The pre-Budget report 2009: “Securing the Recovery: Growth and Opportunity” stated that:
“CLG will undertake by Budget 2010 an end-to-end review of the call-in process, seeking to speed up decision-making”.
We have now completed this review and I am today publishing a report of the review and have placed copies in the Library of the House.
All parts of the process were examined to identify where there may be scope to work more efficiently, or to streamline the process. The review makes a number of recommendations and these are summarised below.
for Ministers on the implications of calling a case in, and on the value added by call in;
for third parties on the call-in process and policy;
for Government Offices on what cases should be put to Ministers;
for Government Offices on dealing consistently and fairly with third-party requests to call-in; and
on call-in timescales and trends.
More effective working:
between statutory agencies and Government Offices;
between Planning Central Casework and the Planning Inspectorate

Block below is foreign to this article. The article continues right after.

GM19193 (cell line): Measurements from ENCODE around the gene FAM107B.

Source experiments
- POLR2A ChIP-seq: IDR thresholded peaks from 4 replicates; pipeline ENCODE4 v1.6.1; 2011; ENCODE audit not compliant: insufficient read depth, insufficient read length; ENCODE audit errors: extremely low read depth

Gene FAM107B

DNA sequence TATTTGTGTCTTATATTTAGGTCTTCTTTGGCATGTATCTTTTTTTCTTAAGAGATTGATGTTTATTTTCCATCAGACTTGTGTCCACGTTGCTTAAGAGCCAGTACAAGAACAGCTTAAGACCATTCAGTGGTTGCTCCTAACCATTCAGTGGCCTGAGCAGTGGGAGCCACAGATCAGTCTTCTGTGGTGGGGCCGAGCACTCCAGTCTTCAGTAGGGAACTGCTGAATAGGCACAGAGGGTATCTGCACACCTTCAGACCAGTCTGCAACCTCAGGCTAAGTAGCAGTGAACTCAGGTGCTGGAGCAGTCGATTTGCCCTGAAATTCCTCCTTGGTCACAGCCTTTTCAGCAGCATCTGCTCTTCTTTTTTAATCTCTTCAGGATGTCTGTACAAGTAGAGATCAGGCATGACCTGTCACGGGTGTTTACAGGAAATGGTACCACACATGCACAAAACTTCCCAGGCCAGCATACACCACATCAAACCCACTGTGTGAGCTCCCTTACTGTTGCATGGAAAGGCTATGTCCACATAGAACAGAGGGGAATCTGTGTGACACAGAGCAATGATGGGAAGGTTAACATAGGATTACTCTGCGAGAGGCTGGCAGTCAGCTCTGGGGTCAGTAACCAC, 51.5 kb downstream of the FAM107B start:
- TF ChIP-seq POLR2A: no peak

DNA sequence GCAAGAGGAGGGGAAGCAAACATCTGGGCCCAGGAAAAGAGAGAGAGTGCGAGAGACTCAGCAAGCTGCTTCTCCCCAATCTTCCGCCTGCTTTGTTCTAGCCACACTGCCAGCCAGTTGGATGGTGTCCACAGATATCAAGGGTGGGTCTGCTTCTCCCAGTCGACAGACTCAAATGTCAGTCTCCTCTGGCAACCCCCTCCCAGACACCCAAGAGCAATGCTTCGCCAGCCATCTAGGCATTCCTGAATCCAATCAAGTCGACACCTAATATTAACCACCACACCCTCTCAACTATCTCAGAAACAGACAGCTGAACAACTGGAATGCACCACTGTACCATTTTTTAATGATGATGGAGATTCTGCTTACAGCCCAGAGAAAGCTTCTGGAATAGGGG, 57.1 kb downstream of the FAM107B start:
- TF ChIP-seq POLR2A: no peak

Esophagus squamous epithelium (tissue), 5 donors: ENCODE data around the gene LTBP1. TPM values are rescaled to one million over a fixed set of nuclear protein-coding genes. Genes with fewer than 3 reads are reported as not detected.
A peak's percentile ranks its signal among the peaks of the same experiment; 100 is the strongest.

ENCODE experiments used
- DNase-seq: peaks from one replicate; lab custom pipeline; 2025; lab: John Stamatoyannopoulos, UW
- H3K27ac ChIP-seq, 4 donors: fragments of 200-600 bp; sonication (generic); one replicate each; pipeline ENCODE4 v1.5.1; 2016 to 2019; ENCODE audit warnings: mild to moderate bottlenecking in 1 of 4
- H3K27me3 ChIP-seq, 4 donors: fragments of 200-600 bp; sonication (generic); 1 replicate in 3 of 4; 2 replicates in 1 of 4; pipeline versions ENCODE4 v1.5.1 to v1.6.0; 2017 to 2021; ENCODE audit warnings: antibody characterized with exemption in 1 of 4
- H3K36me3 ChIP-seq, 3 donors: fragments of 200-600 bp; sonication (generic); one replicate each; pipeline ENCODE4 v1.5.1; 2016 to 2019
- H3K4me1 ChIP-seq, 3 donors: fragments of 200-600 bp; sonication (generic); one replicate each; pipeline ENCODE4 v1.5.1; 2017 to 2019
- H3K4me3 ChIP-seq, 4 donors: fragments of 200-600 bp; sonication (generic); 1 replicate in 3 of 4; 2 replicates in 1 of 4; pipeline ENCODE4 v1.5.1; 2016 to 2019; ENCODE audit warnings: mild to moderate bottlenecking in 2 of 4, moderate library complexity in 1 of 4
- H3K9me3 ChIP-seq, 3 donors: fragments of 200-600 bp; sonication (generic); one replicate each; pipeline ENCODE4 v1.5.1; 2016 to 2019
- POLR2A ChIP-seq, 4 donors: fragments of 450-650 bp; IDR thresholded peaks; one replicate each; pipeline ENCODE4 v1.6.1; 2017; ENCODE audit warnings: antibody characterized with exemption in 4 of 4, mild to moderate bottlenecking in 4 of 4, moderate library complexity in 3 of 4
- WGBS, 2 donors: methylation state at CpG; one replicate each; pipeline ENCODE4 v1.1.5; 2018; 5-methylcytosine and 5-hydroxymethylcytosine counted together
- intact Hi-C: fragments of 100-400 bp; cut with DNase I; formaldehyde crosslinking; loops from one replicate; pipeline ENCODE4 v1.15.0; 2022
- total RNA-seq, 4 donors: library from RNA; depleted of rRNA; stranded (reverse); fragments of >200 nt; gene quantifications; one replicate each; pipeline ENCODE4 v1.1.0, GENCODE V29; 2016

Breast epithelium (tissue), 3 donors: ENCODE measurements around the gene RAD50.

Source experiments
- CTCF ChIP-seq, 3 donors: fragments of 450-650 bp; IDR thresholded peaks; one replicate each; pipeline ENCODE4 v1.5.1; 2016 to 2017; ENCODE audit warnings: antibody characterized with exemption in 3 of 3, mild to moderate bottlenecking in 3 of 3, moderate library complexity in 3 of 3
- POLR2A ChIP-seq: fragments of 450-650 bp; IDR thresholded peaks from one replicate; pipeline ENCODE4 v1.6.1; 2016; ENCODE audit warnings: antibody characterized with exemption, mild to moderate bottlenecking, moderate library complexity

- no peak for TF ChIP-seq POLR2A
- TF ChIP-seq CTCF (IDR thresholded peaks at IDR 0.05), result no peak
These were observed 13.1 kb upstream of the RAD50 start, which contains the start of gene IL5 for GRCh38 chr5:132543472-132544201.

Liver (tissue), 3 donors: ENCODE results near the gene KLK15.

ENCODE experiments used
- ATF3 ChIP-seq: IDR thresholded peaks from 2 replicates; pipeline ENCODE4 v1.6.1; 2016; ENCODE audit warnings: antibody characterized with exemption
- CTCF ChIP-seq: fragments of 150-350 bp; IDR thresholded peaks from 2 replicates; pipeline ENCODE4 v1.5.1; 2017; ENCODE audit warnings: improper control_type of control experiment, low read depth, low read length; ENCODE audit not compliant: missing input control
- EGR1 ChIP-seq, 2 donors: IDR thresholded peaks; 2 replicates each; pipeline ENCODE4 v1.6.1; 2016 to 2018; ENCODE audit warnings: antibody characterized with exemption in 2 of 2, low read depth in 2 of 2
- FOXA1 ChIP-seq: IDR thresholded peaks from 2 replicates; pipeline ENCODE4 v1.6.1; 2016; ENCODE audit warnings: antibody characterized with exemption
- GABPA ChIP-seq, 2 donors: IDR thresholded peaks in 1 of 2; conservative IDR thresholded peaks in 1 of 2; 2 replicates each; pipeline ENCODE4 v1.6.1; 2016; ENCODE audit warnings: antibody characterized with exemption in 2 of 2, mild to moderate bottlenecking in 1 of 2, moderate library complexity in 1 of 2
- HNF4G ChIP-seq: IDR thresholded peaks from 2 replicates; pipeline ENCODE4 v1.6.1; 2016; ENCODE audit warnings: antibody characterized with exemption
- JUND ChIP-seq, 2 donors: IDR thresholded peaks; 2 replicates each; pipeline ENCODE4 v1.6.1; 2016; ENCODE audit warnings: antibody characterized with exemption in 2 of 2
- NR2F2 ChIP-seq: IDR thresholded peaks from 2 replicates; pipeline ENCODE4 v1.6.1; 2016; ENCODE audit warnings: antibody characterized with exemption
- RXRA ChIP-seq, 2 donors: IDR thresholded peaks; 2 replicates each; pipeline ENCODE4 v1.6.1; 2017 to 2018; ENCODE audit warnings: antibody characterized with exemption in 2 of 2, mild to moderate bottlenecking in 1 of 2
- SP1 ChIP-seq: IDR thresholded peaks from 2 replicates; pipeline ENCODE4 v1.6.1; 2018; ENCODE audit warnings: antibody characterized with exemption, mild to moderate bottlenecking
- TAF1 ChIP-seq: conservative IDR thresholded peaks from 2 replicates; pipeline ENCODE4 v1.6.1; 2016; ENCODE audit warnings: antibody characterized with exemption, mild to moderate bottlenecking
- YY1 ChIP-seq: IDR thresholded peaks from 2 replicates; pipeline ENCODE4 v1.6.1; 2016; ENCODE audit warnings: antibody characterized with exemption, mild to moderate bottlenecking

(i) to try and avoid issuing decisions subject to obtaining further commitments from the applicant (via “minded to” letters);
(ii) to speed up the process, particularly where there are issues with planning obligations in Planning Central Casework, to ensure that where possible, call-in cases are prioritised.
of the cases which should be called-in; and
of the call-in issues which the inquiry will focus on.
We will also explore the scope for improved use of electronic working at the inquiry stage, and for the Government Offices to work with local planning authorities at an earlier stage to help avoid call-ins. We will also consider how to make the most effective use of inquiry time—for example by providing more flexibility in the way evidence is examined.
Many of the recommendations in the review can be accepted and acted on immediately, with further work to begin on exploring the longer-term recommendations. Overall the review concluded that up to £2 million a year for applicants might be saved by calling in fewer cases, inquiries could be shorter in 40 per cent. of cases (with possible savings of up to £900,000 per year for all parties involved in the inquiry process), and there are further potential time and cost savings identified that might be secured in the future.
A further parliamentary statement will be issued in due course clarifying government policy on call-in, and updating the Caborn statement of 1999.